Attorneys Say FTC Enforcement Unlikely After Trump’s Social Media EO
It’s unlikely the FTC has motivation or authority to police social media companies for conduct President Donald Trump cited in his executive order (see 2005290058), compliance attorneys said in interviews this week. Some noted that comments from Commissioners Christine Wilson and Rohit Chopra suggest bipartisan interest in examining social media algorithms.
In response to the EO, Wilson said it’s important the FTC examine whether companies protected by Section 230 of the Communications Decency Act are engaging in unfair and deceptive conduct. Wilson cited a joint statement from her and Chopra asking the agency to study “how content curation and targeted advertising practices impact” data practices and how data monetization affects algorithms that drive content curation and targeted advertising. FCC Commissioner Brendan Carr drew attention to Wilson’s tweets.
In March 2019, Chopra said the agency should consider whether 230 immunity is granted only to companies that are conduits of communication: “For companies that have converged away from neutrality, we need to consider whether they have lost Section 230 immunity unless or until their business is structured to simply serve content rather than select it.” Offices for Chopra, Chairman Joe Simons, Commissioner Rebecca Kelly Slaughter and Commissioner Noah Phillips didn’t comment.
The agency “is committed to robust enforcement of consumer protection and competition laws, including with respect to social media platforms, and consistent with our jurisdictional authority and constitutional limitations.” That's per a spokesperson's email Thursday, citing a previous comment.
Policing online speech is an “awkward fit” for the agency’s Section 5 authority to sanction unfair or deceptive acts or practices (UDAP), said Wiley's Duane Pozza: There aren’t any “clear parallels” between the EO and current agency enforcement, he said, suggesting the agency could host a workshop or solicit comment to decide how to respond. The Wilson-Chopra statement suggests an opportunity for public feedback, he said.
Policing Section 230-protected companies under UDAP authority isn’t something the FTC has historically done, said Kelley Drye's Christie Thompson. It would be surprising for the agency to take significant action, she added. A workshop or comment period is possible, she said.
The FTC doesn’t want to touch the EO with a “10-foot pole,” said Crowell & Moring's Chris Cole, arguing the agency has no interest in auditing social media platforms for political censorship. It’s not an area an apolitical agency is equipped to handle, he continued. Proponents of the EO would be better served in bringing an FTC complaint showing one of these platforms is breaching its terms of service. That wouldn’t require clarifying the scope of 230, as the EO envisions, because the agency has UDAP authority, he said.
Pozza noted the agency has been reluctant to police speech since the kidvid controversy of the 1970s. That's when Congress criticized the agency for attempting to regulate children’s ads on TV, which resulted in clarification of the commission’s UDAP authority.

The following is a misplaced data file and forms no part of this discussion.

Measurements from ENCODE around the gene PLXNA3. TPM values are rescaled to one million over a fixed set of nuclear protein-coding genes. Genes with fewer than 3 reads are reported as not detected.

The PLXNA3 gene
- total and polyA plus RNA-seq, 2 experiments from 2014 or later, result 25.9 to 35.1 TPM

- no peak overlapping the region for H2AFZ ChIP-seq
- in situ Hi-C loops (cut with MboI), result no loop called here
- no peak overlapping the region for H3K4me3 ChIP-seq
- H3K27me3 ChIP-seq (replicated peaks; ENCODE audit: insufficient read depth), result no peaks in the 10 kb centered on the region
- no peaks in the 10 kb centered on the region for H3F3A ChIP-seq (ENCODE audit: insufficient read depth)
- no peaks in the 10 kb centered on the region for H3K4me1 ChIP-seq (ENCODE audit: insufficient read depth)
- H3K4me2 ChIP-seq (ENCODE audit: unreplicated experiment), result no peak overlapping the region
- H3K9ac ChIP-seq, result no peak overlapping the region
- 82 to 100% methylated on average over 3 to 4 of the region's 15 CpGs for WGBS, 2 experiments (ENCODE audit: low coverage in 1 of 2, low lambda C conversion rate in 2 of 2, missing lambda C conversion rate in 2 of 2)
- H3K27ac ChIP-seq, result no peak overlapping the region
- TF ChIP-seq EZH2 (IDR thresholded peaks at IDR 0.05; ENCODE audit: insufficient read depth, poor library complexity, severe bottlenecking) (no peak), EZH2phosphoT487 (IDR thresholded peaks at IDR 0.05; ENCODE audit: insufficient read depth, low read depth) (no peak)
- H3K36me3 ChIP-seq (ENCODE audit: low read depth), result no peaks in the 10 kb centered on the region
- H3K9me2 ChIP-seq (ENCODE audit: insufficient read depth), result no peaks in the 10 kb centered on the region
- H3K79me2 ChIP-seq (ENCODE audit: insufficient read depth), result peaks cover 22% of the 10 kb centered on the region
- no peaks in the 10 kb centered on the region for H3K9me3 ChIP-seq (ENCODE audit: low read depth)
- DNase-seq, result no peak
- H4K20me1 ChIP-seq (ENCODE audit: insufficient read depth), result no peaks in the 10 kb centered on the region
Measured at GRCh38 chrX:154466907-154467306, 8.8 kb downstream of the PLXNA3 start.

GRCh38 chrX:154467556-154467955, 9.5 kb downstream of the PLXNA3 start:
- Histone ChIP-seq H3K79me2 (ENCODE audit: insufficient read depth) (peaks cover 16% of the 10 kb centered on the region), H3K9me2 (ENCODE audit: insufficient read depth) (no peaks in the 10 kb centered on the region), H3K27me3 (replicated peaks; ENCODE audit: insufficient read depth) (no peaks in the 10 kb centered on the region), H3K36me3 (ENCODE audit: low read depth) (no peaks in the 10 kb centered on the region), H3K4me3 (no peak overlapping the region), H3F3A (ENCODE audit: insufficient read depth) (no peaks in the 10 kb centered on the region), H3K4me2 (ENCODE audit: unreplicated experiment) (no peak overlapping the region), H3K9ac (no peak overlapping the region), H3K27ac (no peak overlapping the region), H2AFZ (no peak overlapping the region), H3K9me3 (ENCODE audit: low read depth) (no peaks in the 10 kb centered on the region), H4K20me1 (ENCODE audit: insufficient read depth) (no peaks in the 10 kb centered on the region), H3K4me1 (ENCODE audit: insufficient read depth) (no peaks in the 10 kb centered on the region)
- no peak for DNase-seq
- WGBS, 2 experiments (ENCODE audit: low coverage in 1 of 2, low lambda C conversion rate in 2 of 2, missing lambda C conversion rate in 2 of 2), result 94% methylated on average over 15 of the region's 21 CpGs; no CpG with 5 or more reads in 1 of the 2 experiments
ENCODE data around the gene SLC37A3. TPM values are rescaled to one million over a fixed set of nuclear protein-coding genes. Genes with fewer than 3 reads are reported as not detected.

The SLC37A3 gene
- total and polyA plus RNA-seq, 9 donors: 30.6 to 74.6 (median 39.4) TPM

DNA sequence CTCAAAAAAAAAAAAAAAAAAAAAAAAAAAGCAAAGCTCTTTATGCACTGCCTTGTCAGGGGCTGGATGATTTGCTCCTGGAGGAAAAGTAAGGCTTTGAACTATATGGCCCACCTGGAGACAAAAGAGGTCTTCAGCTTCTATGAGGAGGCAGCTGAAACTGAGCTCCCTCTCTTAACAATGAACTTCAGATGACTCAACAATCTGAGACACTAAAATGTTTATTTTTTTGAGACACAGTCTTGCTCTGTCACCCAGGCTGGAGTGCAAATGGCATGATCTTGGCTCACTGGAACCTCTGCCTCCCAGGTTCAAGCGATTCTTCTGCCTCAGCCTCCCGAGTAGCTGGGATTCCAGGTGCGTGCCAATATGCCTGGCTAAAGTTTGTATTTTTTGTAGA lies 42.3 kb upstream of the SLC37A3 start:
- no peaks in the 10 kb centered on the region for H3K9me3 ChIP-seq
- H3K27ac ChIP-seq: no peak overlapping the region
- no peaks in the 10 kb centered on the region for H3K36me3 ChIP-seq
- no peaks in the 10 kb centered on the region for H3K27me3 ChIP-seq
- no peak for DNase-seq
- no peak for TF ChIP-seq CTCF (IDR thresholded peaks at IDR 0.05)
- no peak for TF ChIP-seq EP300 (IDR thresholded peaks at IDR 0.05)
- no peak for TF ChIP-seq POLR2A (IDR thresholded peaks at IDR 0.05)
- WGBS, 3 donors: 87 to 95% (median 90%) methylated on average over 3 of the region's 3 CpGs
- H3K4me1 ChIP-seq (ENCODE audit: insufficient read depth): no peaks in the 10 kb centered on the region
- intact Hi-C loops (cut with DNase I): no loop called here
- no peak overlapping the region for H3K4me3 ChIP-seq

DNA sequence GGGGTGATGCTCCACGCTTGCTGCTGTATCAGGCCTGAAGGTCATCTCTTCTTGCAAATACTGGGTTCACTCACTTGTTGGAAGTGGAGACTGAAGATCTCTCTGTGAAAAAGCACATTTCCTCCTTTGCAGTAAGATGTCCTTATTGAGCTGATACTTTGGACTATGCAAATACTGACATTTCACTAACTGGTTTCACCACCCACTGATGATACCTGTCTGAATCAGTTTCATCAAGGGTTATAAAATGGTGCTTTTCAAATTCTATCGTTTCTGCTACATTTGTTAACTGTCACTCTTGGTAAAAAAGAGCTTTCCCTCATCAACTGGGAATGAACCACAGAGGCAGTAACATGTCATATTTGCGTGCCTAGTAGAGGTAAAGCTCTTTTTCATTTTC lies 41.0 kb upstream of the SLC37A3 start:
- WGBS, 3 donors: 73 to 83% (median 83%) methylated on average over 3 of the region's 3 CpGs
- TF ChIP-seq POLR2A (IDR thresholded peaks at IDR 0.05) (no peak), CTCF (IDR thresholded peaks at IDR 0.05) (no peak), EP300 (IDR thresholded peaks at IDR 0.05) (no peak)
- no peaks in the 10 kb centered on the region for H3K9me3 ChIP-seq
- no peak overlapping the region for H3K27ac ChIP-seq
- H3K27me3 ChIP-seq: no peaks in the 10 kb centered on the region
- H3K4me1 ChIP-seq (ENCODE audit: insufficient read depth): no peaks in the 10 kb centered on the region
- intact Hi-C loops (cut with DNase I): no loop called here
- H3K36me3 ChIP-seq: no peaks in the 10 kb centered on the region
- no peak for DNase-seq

The agency might be able to investigate and enforce UDAP if a platform represents that “it is neutral, but instead facilitates such a bias,” emailed Hinch Newman's Richard Newman. “It is highly unlikely that the FTC is terribly motivated to get involved, let alone whether the agency even possesses the authority to enforce” Section 230 under its FTC Act Section 5 authority.
Proving such a case is a “fairly high legal bar,” said ML Strategies Vice President Christian Fjeld. A violation would mean the platform blatantly violated some public representation about political neutrality. Statutes like 230 could potentially work against such a case because it shields companies from content moderation liability, he added. Nothing in there or in any other statute requires private platforms to be politically neutral, he said.
That Wilson is the only commissioner to express some level of sympathy for the EO is important to note, said Fjeld. However, there’s bipartisan interest in algorithms, he said, evidenced by the Wilson-Chopra statement and rhetoric on Capitol Hill about content curation. Algorithms are the platforms’ secret sauce, said Cole.
The FTC is critical for consumer protection, but the EO doesn’t fix the problem, Common Sense CEO Jim Steyer said in a statement. He recommended a Section 230 update and increased FTC enforcement. The EO is a “blatant attempt at political intimidation,” but Trump opened the door to a critical conversation about platform responsibility, he said: “On the Hill, there are people who are already taking a far more serious approach to this issue and we should pay attention to what they are saying and act on it.”
Slaughter is taking maternity time off, a spokesperson emailed. She's “taking a period of time this summer to recover and focus primarily on her family, but she will still be participating in a limited number of matters. Exact timeframe will depend on how she is doing and how her baby is doing.”